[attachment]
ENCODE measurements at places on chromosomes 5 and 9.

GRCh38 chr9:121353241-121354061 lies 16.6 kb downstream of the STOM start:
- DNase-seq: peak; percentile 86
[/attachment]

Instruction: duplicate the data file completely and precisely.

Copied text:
ENCODE measurements at places on chromosomes 5 and 9.

GRCh38 chr9:121353241-121354061 lies 16.6 kb downstream of the STOM start:
- DNase-seq: peak; percentile 86